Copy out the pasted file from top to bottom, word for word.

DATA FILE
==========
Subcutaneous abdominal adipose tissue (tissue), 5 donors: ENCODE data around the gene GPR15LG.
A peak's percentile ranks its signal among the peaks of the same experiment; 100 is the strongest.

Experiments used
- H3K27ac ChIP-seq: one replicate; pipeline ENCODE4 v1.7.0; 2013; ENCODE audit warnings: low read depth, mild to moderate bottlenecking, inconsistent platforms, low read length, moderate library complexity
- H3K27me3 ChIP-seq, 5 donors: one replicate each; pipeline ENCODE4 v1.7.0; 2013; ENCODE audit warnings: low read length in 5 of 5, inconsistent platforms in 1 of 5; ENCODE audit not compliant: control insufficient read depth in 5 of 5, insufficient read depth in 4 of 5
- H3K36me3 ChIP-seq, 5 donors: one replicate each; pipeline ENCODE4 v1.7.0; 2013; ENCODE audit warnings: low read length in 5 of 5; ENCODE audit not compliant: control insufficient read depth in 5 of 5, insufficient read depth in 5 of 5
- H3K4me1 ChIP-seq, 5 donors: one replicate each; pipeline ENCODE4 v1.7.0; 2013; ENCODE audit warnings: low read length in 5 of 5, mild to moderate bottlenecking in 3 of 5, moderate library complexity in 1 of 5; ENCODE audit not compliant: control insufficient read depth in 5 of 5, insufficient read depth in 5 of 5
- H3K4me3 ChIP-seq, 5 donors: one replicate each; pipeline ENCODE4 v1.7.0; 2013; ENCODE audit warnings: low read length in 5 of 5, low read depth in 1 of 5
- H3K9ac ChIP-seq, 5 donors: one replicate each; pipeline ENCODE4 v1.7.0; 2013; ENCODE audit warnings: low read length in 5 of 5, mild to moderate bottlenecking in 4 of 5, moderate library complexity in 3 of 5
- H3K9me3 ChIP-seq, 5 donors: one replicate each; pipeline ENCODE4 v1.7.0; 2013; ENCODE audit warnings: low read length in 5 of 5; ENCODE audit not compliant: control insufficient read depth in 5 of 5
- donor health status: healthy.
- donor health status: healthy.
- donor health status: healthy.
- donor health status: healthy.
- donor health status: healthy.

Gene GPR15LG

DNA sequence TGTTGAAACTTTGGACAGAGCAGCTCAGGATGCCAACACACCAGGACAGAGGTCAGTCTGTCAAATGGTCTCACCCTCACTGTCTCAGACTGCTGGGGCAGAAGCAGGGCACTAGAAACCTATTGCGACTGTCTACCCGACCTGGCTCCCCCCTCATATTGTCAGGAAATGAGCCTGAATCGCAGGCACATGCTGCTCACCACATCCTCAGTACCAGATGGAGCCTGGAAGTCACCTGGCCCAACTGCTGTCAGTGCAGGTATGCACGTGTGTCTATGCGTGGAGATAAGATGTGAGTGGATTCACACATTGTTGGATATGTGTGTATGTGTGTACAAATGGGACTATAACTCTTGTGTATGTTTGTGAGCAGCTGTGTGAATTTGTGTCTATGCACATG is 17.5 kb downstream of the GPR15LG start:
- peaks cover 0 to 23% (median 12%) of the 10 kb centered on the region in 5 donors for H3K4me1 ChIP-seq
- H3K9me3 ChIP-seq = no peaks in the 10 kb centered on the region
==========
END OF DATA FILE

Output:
Subcutaneous abdominal adipose tissue (tissue), 5 donors: ENCODE data around the gene GPR15LG.
A peak's percentile ranks its signal among the peaks of the same experiment; 100 is the strongest.

Experiments used
- H3K27ac ChIP-seq: one replicate; pipeline ENCODE4 v1.7.0; 2013; ENCODE audit warnings: low read depth, mild to moderate bottlenecking, inconsistent platforms, low read length, moderate library complexity
- H3K27me3 ChIP-seq, 5 donors: one replicate each; pipeline ENCODE4 v1.7.0; 2013; ENCODE audit warnings: low read length in 5 of 5, inconsistent platforms in 1 of 5; ENCODE audit not compliant: control insufficient read depth in 5 of 5, insufficient read depth in 4 of 5
- H3K36me3 ChIP-seq, 5 donors: one replicate each; pipeline ENCODE4 v1.7.0; 2013; ENCODE audit warnings: low read length in 5 of 5; ENCODE audit not compliant: control insufficient read depth in 5 of 5, insufficient read depth in 5 of 5
- H3K4me1 ChIP-seq, 5 donors: one replicate each; pipeline ENCODE4 v1.7.0; 2013; ENCODE audit warnings: low read length in 5 of 5, mild to moderate bottlenecking in 3 of 5, moderate library complexity in 1 of 5; ENCODE audit not compliant: control insufficient read depth in 5 of 5, insufficient read depth in 5 of 5
- H3K4me3 ChIP-seq, 5 donors: one replicate each; pipeline ENCODE4 v1.7.0; 2013; ENCODE audit warnings: low read length in 5 of 5, low read depth in 1 of 5
- H3K9ac ChIP-seq, 5 donors: one replicate each; pipeline ENCODE4 v1.7.0; 2013; ENCODE audit warnings: low read length in 5 of 5, mild to moderate bottlenecking in 4 of 5, moderate library complexity in 3 of 5
- H3K9me3 ChIP-seq, 5 donors: one replicate each; pipeline ENCODE4 v1.7.0; 2013; ENCODE audit warnings: low read length in 5 of 5; ENCODE audit not compliant: control insufficient read depth in 5 of 5
- donor health status: healthy.
- donor health status: healthy.
- donor health status: healthy.
- donor health status: healthy.
- donor health status: healthy.

Gene GPR15LG

DNA sequence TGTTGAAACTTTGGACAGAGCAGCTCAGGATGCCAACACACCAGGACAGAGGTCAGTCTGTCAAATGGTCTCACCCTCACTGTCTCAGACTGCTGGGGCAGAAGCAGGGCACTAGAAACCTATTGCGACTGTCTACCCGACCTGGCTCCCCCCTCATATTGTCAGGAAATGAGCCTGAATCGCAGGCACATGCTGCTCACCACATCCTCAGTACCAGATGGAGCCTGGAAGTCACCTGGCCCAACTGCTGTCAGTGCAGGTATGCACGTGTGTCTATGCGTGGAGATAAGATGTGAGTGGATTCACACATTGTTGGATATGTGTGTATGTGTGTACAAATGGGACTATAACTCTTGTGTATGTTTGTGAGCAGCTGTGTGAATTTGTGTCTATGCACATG is 17.5 kb downstream of the GPR15LG start:
- peaks cover 0 to 23% (median 12%) of the 10 kb centered on the region in 5 donors for H3K4me1 ChIP-seq
- H3K9me3 ChIP-seq = no peaks in the 10 kb centered on the region